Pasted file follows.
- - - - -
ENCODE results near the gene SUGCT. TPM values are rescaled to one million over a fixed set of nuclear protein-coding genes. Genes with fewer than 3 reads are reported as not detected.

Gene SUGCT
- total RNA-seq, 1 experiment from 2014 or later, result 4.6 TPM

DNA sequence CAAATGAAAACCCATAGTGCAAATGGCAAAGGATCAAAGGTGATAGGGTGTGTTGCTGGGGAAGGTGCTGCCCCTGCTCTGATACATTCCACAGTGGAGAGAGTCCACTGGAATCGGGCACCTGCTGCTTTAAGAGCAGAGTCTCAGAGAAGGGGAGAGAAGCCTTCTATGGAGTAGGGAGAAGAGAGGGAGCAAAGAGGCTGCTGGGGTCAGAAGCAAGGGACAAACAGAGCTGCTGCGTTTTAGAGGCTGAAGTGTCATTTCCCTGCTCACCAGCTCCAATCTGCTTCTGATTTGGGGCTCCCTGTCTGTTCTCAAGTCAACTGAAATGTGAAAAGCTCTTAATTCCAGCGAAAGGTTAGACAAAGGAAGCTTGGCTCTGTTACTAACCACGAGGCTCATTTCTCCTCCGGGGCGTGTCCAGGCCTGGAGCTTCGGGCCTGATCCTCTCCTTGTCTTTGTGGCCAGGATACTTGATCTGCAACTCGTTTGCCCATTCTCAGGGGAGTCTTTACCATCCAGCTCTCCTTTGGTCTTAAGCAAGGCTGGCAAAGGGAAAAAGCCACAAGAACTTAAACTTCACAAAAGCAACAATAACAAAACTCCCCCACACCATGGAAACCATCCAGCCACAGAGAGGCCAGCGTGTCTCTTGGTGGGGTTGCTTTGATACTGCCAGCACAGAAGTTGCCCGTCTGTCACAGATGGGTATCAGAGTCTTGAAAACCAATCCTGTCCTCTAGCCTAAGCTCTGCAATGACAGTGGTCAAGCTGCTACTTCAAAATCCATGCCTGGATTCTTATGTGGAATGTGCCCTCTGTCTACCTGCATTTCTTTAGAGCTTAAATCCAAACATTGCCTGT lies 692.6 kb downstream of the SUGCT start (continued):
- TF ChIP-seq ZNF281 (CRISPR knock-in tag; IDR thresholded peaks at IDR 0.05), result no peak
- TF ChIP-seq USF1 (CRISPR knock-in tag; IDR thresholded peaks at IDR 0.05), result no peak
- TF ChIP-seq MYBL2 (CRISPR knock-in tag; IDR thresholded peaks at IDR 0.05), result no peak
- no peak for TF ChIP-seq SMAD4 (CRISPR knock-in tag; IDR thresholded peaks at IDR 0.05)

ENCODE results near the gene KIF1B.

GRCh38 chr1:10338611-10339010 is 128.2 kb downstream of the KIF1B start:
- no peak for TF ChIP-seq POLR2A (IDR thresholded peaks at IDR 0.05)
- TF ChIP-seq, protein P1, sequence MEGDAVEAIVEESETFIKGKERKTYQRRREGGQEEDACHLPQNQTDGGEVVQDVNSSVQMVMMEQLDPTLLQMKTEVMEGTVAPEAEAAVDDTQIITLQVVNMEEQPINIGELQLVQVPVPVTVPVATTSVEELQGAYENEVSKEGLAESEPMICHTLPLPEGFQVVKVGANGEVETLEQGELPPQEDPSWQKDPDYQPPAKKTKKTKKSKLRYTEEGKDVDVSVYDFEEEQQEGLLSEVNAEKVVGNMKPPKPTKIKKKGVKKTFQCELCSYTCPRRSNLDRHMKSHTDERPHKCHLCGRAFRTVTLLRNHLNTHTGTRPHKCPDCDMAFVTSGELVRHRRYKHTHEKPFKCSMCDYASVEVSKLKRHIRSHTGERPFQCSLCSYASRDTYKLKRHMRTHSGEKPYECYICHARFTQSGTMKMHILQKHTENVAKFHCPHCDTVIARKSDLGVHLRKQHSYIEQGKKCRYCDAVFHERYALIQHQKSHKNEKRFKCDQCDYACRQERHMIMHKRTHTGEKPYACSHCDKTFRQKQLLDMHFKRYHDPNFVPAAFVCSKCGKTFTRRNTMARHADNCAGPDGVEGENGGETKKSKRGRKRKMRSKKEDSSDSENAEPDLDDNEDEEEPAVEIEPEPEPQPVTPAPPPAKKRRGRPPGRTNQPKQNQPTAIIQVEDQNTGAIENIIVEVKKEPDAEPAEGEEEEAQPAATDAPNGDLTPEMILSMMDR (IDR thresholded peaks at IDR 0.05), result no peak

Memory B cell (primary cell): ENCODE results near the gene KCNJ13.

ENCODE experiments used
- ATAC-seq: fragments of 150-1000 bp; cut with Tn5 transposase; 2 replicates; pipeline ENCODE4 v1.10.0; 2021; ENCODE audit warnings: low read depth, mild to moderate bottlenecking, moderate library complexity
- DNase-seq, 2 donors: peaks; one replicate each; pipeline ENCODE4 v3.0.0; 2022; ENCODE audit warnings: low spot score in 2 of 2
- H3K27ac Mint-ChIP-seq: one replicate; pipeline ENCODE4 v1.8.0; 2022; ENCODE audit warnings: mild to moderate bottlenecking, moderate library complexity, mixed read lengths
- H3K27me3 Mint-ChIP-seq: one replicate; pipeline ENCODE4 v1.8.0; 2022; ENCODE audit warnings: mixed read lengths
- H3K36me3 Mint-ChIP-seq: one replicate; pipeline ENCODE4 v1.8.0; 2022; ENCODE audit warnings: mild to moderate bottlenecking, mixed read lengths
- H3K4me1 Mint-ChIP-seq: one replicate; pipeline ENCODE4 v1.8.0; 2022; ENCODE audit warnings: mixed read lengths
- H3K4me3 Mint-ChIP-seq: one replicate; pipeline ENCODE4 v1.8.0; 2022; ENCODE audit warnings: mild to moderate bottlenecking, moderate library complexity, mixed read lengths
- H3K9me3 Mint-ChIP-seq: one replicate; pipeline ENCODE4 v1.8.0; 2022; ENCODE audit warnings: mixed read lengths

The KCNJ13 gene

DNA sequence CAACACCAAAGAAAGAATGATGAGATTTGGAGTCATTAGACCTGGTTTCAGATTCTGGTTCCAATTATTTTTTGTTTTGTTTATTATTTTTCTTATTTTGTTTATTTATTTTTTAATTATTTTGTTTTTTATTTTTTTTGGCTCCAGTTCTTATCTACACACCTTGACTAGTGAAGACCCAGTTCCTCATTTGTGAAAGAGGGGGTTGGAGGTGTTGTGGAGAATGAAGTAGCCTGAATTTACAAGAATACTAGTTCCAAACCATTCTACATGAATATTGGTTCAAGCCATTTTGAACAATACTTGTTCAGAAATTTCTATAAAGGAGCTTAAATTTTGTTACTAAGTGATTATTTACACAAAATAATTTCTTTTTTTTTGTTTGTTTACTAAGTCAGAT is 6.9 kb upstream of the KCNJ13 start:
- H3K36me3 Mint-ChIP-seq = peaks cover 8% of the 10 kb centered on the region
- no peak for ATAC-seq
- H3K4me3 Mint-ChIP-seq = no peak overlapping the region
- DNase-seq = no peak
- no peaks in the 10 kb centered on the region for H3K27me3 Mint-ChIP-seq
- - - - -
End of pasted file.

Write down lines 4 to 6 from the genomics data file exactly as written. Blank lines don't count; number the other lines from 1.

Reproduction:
DNA sequence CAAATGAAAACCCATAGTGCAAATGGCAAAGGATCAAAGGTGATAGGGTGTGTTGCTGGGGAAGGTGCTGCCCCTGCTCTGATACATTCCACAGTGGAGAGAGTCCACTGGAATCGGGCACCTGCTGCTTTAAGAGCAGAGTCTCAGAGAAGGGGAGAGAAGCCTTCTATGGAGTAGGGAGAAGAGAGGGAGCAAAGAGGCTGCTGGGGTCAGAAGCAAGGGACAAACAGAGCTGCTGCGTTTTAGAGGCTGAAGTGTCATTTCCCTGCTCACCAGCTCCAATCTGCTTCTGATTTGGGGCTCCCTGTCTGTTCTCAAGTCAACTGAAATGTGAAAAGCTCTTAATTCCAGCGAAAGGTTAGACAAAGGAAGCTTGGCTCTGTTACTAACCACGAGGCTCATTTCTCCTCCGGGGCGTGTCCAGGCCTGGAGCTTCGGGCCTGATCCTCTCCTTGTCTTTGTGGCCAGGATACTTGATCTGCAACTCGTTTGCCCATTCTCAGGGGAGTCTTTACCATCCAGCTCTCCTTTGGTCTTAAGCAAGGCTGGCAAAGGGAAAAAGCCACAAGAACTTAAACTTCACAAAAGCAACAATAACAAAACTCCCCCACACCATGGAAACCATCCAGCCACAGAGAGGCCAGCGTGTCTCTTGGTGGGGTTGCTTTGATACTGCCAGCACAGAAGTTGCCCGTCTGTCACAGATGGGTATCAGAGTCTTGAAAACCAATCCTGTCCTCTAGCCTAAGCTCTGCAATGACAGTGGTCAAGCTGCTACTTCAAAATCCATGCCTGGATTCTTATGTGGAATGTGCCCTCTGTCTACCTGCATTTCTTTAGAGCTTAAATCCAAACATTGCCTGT lies 692.6 kb downstream of the SUGCT start (continued):
- TF ChIP-seq ZNF281 (CRISPR knock-in tag; IDR thresholded peaks at IDR 0.05), result no peak
- TF ChIP-seq USF1 (CRISPR knock-in tag; IDR thresholded peaks at IDR 0.05), result no peak